Once a team kicks off a remote work policy, some managers feel the need to “regain a sense of control.” Managers might set certain work parameters for remote workers, like dedicated work hours when a person should be “signed on.”

This is a terrible idea, and is completely contradictory to the very flexibility that remote work provides. It could even demotivate go-getter employees who might have chosen to work more and outside of those specific hours.

Solution: There is only one solution here: trust. If an organization doesn’t trust their employees, remote work is going to fail. When a manager feels a “loss of control,” he or she needs to make a mindset shift and realize that people can’t be controlled.

What should you do instead? Hire well, set clear goals, and trust employees to get their work done well. If someone falls flat, give clear feedback and set that person up for success.

5. Don’t exclude your teammates during meetings.

Depending on the nature of your role, you’re likely in meetings pretty regularly. Maybe these meetings are daily standups, brainstorms, planning meetings or something else.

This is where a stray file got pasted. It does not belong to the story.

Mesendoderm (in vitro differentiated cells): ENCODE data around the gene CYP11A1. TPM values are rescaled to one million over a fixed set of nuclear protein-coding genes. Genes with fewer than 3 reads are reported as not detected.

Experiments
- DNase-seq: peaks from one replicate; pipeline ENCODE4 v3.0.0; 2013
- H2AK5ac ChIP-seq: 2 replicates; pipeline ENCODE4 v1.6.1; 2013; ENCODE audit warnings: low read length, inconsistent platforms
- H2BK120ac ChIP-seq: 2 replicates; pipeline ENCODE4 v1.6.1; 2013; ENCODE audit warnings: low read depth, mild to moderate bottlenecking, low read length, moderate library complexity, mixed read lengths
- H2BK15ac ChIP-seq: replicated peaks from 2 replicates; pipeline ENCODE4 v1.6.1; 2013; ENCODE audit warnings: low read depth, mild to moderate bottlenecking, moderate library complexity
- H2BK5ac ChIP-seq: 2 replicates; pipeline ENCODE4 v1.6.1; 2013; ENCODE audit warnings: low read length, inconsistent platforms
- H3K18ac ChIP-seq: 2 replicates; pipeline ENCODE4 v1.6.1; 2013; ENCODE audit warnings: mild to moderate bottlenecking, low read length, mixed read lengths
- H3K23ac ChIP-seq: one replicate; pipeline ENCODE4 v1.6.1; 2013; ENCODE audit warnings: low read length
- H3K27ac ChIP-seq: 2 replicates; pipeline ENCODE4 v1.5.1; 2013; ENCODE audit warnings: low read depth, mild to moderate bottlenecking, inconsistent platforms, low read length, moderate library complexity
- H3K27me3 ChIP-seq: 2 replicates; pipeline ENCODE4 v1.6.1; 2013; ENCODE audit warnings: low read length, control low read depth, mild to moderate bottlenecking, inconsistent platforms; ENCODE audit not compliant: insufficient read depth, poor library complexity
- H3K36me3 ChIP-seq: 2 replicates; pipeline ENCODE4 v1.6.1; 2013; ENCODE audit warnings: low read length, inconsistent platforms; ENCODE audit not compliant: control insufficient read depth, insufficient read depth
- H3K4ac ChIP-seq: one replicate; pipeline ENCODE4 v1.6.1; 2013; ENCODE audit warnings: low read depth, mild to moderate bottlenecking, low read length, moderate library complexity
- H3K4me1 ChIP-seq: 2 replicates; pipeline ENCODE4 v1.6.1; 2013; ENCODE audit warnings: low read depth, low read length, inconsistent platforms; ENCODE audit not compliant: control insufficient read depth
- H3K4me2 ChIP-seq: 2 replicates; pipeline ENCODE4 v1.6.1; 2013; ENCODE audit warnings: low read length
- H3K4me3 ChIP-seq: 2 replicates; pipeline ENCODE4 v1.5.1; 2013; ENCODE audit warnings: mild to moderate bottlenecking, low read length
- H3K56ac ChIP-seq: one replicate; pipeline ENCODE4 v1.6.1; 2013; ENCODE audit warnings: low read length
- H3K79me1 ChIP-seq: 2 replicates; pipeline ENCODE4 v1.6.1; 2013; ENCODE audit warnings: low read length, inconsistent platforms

Have you ever joined a meeting as a remote participant? More often than not, it’s a terrible experience. You can’t hear, can’t see, and thus struggle to follow the conversation. Video makes things a bit better, but most cameras only capture a part of the room. For example, imagine swiveling a laptop from side to side to try to capture everyone in the frame. It’s a total pain.

Solution: Consider using technology that captures the whole room, like a 360° camera. It’ll sit in the center of the table and thus remote employees can see everyone all at once.

Truth be told, I am biased. My company Owl Labs builds a 360° camera called the Meeting Owl that auto-focuses on a person in the room when they start talking. Remote employees have said it “gives them a sense of the room,” which is important in order to follow the conversation and be able to contribute naturally.